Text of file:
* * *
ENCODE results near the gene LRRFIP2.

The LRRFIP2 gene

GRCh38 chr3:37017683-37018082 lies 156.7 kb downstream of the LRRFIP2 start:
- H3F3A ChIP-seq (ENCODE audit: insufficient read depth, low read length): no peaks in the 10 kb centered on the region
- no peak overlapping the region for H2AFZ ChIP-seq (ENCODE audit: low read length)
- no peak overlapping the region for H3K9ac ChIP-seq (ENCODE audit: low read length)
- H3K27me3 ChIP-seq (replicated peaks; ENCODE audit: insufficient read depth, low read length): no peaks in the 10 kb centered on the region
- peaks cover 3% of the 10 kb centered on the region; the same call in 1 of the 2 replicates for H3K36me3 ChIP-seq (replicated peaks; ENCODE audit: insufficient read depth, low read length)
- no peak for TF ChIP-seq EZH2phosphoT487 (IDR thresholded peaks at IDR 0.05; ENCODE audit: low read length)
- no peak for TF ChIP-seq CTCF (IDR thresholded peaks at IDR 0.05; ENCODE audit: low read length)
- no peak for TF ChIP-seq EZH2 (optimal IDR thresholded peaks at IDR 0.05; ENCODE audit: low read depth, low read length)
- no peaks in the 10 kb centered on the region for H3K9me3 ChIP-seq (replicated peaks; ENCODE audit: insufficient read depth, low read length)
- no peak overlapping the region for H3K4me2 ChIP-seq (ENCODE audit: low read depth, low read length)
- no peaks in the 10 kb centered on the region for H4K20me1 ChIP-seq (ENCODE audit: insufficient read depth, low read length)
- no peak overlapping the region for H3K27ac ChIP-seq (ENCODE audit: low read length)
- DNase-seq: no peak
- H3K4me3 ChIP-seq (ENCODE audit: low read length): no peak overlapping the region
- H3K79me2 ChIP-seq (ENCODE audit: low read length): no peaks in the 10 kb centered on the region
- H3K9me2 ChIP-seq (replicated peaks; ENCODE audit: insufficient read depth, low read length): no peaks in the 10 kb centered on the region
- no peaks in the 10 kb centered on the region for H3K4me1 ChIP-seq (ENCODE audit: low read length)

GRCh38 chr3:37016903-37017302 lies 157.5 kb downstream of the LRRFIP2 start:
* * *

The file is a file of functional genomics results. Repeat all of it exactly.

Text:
ENCODE results near the gene LRRFIP2.

The LRRFIP2 gene

GRCh38 chr3:37017683-37018082 lies 156.7 kb downstream of the LRRFIP2 start:
- H3F3A ChIP-seq (ENCODE audit: insufficient read depth, low read length): no peaks in the 10 kb centered on the region
- no peak overlapping the region for H2AFZ ChIP-seq (ENCODE audit: low read length)
- no peak overlapping the region for H3K9ac ChIP-seq (ENCODE audit: low read length)
- H3K27me3 ChIP-seq (replicated peaks; ENCODE audit: insufficient read depth, low read length): no peaks in the 10 kb centered on the region
- peaks cover 3% of the 10 kb centered on the region; the same call in 1 of the 2 replicates for H3K36me3 ChIP-seq (replicated peaks; ENCODE audit: insufficient read depth, low read length)
- no peak for TF ChIP-seq EZH2phosphoT487 (IDR thresholded peaks at IDR 0.05; ENCODE audit: low read length)
- no peak for TF ChIP-seq CTCF (IDR thresholded peaks at IDR 0.05; ENCODE audit: low read length)
- no peak for TF ChIP-seq EZH2 (optimal IDR thresholded peaks at IDR 0.05; ENCODE audit: low read depth, low read length)
- no peaks in the 10 kb centered on the region for H3K9me3 ChIP-seq (replicated peaks; ENCODE audit: insufficient read depth, low read length)
- no peak overlapping the region for H3K4me2 ChIP-seq (ENCODE audit: low read depth, low read length)
- no peaks in the 10 kb centered on the region for H4K20me1 ChIP-seq (ENCODE audit: insufficient read depth, low read length)
- no peak overlapping the region for H3K27ac ChIP-seq (ENCODE audit: low read length)
- DNase-seq: no peak
- H3K4me3 ChIP-seq (ENCODE audit: low read length): no peak overlapping the region
- H3K79me2 ChIP-seq (ENCODE audit: low read length): no peaks in the 10 kb centered on the region
- H3K9me2 ChIP-seq (replicated peaks; ENCODE audit: insufficient read depth, low read length): no peaks in the 10 kb centered on the region
- no peaks in the 10 kb centered on the region for H3K4me1 ChIP-seq (ENCODE audit: low read length)

GRCh38 chr3:37016903-37017302 lies 157.5 kb downstream of the LRRFIP2 start: